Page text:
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April 02, 2004

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Publication Date: Friday, April 02, 2004

Gas leak slows commuters Gas leak slows commuters (April 02, 2004)

Trains and light rail halted at downtown station

By Grace Rauh

A thirty-foot tall gray cloud shot into the sky Tuesday morning, but it had nothing to do with the weather.

A gas leak near Evelyn Avenue and Ferry Morse Way triggered the plume that shut down local rail transit for several hours and delayed commuters heading to work.

"I could smell the gas," said Gary Marquardt, who drives a light rail car for the Valley Transportation Authority and saw the cloud. "I don't like gas. I don't mess with gas at all."

Northbound Caltrain service stopped in Sunnyvale, and southbound trains were not allowed past Mountain View. A stream of confused commuters boarded VTA buses to travel between the two stations.

Light rail service was also halted in the area, and passengers boarded buses to ride between the Whisman and Mountain View stations. Train service resumed around noon.

"This was very unique," said Caltrain spokesperson Jayme Maltbie Kunz. "Even (after) a fatality, we tend to get running more quickly than something like this."

She estimated that commuters traveling from San Francisco to San Jose faced a 30-minute delay. The last time Caltrain service shut down due to a gas leak occurred 18 months ago in San Mateo County, Kunz said.

Passengers traveling south on Caltrain debarked in Mountain View and crowds from the Sunnyvale station boarded on the southbound tracks. The train headed north and switched back to its proper tracks further up the line, Kunz said.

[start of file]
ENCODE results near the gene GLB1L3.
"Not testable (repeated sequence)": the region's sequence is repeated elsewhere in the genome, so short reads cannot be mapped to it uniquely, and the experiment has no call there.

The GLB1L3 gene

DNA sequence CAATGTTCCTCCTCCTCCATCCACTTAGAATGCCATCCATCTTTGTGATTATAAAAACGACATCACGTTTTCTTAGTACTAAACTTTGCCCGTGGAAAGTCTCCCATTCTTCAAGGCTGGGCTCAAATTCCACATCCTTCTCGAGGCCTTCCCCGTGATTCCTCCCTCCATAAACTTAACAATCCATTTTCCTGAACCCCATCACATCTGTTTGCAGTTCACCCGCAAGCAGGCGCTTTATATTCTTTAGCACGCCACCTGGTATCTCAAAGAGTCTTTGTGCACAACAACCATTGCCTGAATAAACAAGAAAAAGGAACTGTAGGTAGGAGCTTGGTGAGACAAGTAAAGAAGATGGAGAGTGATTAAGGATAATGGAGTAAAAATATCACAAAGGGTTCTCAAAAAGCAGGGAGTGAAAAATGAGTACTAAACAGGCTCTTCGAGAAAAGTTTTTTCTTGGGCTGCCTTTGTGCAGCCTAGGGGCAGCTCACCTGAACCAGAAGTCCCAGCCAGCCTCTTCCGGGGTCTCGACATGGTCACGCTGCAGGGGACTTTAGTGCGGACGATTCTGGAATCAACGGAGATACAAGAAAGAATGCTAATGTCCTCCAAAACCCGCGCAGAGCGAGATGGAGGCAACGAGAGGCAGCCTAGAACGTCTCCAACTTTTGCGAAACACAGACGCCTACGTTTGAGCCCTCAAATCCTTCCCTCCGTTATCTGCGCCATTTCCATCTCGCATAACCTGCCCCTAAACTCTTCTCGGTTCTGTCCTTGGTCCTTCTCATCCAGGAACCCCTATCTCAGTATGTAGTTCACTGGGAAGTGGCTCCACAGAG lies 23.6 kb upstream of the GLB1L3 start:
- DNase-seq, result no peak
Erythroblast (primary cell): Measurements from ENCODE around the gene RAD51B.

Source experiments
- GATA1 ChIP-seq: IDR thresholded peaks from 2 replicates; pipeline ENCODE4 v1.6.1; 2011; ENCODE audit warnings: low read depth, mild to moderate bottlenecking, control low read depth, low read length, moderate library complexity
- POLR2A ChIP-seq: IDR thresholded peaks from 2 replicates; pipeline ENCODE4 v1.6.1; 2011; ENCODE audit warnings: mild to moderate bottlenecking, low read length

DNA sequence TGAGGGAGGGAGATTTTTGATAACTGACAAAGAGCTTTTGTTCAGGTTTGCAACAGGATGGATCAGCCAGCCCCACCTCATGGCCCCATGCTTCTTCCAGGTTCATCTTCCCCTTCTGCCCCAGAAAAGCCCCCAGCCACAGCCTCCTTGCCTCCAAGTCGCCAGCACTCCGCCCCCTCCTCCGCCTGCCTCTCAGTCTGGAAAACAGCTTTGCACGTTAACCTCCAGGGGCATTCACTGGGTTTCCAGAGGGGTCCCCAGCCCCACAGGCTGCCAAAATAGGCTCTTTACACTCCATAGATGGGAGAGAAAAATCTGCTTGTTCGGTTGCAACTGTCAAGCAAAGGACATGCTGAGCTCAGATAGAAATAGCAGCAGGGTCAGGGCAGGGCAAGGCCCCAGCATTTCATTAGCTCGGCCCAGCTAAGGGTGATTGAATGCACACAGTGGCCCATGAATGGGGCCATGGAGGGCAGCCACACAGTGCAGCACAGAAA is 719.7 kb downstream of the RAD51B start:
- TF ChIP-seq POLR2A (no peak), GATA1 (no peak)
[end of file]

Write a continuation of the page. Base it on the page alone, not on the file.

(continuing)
Mountain View Fire Department spokesperson Lynn Brown told the Voice: "If you have a train going by with a bunch of people on it and something happens -- we don't want to be responsible for that."

Pacific Gas & Electric crews removed a four-by-four-foot chunk of Evelyn Avenue and dug down several feet to search for the gas leak. The road was repaved last month and the contractor had planned to paint fresh traffic lines that day, Brown said.

At press time, the origin of the leak was still a mystery.

"There isn't an obvious cause," Brown said. "No one was digging any holes."

A defective pipe or construction errors can create a gas leak, but new pipeline had recently been introduced under Evelyn Avenue, according to Brown.

The Evelyn Avenue and Ferry Morse Way intersection was shut down, in addition to streets in the surrounding neighborhood. Buildings on Pioneer Way were evacuated and 40 businesses had their gas shut off, according to Brown.

"The gas is pretty flammable," he said. "Fortunately for us, nobody was injured."

E-mail Grace Rauh at [email protected] Bay City News contributed to this report.

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